Civil groups say little leadership at Doha talks

 

With just one day to go, the UN’s 18th climate conference is “on the brink” and could be heading for a “zombie outcome” without real political leadership to resolve outstanding issues, civil society groups warned here yesterday.

There is also widespread dissatisfaction with the performance of the conference president, Qatar deputy prime minister Abdullah bin Hamad al-Attiyah, over his perceived failure to “knock heads together” and drive it to a successful conclusion.

Leaders of ActionAid, Christian Aid, Friends of the Earth, Greenpeace, Oxfam and the World Wildlife Fund joined in the call on ministers to rescue the talks by paving the way tothe next negotiation round.

Their appeal was strongly endorsed by Naderev Saño, head of the Philippines delegation, who said he was “deeply concerned about the status of the negotiations”, adding: “We have few precious hours left to address the climate crisis.”

Yet at the Doha conference, ambition to tackle climate change – particularly on the part of several rich countries – remained elusive. “If we don’t do it here, when will we do it?” Saño asked, to widespread applause from supporters.

Slow progress

German environment minister Peter Altmaier also expressed concern about the slow progress and pledged to “fight till the very last minute” for a successful outcome. But he added: “We cannot send troops to reinforce what we think is important.”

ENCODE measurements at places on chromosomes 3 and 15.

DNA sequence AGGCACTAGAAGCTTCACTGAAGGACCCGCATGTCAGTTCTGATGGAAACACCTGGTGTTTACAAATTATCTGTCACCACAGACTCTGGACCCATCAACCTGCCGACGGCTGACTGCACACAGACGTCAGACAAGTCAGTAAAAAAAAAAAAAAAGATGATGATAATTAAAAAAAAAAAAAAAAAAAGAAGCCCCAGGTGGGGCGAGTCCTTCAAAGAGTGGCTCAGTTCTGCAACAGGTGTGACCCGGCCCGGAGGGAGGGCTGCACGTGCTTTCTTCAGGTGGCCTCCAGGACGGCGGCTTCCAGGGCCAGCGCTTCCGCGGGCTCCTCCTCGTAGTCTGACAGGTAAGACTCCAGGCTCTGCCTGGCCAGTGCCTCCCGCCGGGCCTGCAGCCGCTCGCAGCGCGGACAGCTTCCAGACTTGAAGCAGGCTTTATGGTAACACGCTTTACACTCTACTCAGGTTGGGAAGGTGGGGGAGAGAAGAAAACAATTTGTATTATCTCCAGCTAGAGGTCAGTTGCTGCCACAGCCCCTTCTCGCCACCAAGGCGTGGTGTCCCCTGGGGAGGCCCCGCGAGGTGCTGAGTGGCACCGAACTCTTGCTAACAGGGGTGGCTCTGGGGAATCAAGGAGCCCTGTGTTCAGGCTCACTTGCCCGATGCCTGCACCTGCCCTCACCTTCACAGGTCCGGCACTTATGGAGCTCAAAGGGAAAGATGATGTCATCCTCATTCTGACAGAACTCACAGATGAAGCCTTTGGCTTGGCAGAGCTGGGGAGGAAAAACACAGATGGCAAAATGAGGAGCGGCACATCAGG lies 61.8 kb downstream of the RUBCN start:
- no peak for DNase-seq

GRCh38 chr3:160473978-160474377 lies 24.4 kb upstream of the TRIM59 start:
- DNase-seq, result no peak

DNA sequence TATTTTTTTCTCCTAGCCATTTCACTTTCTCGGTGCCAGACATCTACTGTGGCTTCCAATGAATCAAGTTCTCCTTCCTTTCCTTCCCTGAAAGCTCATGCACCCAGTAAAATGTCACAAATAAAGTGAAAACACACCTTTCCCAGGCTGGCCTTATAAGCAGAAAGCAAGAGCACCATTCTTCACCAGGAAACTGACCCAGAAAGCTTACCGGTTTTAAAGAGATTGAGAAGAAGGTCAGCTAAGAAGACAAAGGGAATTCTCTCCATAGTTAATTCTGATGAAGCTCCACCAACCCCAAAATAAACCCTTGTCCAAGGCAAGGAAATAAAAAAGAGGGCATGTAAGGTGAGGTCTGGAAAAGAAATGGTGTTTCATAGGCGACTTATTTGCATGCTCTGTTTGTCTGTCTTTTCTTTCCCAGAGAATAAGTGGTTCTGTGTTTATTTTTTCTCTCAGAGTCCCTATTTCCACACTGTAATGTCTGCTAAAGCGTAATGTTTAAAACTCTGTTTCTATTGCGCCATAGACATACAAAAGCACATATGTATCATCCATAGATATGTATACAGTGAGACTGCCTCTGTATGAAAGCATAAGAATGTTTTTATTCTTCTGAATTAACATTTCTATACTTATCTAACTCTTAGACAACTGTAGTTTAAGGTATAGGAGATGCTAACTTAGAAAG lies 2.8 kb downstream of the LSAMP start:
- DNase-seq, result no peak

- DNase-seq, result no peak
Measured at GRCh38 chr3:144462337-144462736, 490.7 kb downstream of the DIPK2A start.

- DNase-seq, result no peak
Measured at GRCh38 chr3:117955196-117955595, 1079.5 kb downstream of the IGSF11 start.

He said the EU was putting pressure on the conference president – aided, if necessary, by ministers from different regions – to resolve technical issues overnight, so the “hard core of political negotiations” could get under way today.

Kumi Naidoo, director of Greenpeace International, explicitly identified the US as the “main stumbling block” and said he had written to President Barack Obama urging him to recall chief American negotiators Todd Stern and Jonathan Pershing.

On the critical issue of providing climate finance for poorer countries, Pershing had said the US was “doing what we committed to do” by providing its share of “fast-start” aid over the past three years and working to mobilise $100 billion a year by 2020.

Yesterday , chief Chinese negotiator Xie Zhenhua welcomed pledges of more aid from Britain, Germany and Switzerland, saying there had been “some progress”. But the US needed to indicate what it would provide over the next seven years.

Conceding that several countries had “some economic difficulties”, Xie said “this is only temporary”. The US “also agreed to mobilise funding, but the level is still not enough. They need to scale up as well [because] we’ll need $1 trillion [€800 million] for adaptation”.

US obstruction

Steve Herz, attorney for the Sierra Club – the largest American environmental body – said the US was “blocking some of the discussions on the long-term work programme [and] not showing the kind of change we expected after Obama was re-elected.”

Emmanuel Dlamini, chair of the African Group, said: “I always expect Americans to be accountable for what they say. When we don’t see them providing the necessary leadership, it creates some difficulty.” But EU negotiator Matt Kennedy, of the Sustainable Energy Authority of Ireland, said agreement was close on establishing a climate technology centre to assist developing countries in deploying “low-carbon, climate-resilient adaptation and mitigation technologies”.